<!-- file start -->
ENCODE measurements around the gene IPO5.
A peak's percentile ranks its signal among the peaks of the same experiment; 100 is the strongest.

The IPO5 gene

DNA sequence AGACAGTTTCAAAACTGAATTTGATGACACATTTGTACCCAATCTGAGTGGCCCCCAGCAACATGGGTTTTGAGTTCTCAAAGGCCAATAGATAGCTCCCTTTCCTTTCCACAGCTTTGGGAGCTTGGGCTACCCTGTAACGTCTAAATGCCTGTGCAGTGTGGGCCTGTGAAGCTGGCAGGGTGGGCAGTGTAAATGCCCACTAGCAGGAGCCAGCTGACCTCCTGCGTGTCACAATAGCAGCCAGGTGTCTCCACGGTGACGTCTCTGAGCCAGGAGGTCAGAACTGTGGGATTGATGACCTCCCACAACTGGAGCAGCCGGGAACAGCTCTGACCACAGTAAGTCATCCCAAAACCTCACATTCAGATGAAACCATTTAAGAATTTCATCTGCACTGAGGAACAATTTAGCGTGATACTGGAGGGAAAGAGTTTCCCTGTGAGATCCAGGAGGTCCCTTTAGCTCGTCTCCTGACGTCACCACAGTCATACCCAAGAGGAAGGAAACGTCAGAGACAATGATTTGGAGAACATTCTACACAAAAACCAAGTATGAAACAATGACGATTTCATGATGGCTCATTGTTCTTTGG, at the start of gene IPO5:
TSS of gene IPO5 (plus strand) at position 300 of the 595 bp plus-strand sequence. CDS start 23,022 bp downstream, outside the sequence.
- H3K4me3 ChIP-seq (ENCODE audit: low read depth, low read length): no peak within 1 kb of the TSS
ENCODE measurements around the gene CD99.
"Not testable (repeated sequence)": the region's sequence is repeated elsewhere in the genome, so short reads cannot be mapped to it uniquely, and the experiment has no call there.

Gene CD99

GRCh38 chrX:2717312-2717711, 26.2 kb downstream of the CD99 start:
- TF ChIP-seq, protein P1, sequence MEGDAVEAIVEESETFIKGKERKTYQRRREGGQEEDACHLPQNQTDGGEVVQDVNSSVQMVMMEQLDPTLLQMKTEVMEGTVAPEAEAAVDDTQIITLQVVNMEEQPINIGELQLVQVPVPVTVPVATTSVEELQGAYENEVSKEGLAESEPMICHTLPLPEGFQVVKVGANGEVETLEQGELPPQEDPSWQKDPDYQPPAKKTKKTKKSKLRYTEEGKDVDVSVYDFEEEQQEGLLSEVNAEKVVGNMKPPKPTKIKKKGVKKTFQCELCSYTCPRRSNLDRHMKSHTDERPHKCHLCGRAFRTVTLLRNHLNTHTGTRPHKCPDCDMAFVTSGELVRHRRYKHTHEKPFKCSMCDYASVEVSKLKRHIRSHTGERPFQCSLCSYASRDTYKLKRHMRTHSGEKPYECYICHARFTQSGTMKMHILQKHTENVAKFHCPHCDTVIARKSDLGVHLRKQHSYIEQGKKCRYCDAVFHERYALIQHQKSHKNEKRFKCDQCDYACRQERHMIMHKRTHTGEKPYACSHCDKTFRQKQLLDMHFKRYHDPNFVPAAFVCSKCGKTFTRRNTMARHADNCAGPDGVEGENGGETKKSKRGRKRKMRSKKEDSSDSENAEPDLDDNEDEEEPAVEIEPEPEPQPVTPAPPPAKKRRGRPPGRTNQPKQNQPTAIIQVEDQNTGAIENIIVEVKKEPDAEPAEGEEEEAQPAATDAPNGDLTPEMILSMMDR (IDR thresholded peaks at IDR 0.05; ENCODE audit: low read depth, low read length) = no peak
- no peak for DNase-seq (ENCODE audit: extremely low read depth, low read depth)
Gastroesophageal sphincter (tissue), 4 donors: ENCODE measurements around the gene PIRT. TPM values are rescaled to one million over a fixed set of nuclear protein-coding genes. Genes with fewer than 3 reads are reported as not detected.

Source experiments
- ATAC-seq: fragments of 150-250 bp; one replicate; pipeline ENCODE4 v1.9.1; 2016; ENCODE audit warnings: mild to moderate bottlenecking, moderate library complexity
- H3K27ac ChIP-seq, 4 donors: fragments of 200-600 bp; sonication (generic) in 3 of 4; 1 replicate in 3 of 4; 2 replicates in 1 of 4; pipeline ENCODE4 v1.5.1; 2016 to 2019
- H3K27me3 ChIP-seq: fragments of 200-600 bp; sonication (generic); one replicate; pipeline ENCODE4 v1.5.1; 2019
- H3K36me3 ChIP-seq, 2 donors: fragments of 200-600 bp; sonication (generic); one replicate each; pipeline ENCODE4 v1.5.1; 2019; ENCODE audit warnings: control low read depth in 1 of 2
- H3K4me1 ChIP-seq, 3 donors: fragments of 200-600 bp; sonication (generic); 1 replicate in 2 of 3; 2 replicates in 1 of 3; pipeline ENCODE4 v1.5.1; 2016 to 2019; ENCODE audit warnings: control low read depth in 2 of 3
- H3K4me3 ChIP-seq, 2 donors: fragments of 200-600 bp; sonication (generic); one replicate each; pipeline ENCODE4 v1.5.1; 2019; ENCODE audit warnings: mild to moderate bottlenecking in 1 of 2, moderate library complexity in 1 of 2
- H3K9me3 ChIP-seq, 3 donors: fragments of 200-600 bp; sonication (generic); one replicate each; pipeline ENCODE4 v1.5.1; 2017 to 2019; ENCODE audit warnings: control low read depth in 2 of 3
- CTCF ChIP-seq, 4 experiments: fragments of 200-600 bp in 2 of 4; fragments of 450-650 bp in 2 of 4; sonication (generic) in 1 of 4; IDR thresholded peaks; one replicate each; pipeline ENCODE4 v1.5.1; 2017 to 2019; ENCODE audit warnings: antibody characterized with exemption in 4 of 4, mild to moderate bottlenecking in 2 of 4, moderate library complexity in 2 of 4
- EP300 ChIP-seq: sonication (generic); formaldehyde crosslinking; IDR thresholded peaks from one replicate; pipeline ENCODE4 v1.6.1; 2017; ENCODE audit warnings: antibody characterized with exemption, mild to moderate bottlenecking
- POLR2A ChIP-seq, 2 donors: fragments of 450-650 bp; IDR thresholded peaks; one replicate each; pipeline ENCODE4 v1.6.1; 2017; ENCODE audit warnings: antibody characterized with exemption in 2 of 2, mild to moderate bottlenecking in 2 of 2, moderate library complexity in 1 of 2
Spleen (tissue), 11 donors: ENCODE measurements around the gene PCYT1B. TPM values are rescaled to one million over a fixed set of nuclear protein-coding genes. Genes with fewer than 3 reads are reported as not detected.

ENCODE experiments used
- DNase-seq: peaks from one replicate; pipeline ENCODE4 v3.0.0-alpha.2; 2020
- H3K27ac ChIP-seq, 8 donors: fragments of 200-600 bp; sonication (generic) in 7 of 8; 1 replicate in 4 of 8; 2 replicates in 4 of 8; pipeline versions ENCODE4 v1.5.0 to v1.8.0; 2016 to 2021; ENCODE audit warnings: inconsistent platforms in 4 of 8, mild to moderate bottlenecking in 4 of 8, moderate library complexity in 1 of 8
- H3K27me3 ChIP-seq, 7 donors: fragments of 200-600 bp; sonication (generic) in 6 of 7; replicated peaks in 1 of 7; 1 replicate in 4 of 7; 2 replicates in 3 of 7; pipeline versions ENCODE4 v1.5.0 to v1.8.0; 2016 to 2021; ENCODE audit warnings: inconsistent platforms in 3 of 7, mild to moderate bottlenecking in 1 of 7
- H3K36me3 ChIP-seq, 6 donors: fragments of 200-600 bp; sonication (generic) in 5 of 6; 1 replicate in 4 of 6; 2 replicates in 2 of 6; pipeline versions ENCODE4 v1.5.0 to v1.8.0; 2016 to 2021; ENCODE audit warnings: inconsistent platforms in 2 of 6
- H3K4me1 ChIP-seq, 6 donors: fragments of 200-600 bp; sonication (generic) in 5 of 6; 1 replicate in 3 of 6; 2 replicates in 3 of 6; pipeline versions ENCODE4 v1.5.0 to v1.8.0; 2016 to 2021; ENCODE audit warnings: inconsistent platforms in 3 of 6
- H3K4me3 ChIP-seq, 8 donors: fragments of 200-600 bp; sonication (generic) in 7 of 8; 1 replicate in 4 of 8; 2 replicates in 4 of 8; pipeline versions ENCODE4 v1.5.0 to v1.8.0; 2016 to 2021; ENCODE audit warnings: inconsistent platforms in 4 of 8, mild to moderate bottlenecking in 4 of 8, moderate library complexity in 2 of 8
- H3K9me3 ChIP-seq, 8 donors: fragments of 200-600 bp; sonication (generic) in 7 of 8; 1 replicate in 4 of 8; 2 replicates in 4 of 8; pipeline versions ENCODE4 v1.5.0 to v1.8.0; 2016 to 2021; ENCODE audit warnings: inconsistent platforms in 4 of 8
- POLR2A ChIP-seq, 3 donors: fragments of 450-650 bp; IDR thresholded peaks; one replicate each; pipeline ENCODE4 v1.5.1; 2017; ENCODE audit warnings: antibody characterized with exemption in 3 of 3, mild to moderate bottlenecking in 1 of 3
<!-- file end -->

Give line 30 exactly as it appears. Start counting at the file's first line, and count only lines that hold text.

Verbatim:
- H3K36me3 ChIP-seq, 6 donors: fragments of 200-600 bp; sonication (generic) in 5 of 6; 1 replicate in 4 of 6; 2 replicates in 2 of 6; pipeline versions ENCODE4 v1.5.0 to v1.8.0; 2016 to 2021; ENCODE audit warnings: inconsistent platforms in 2 of 6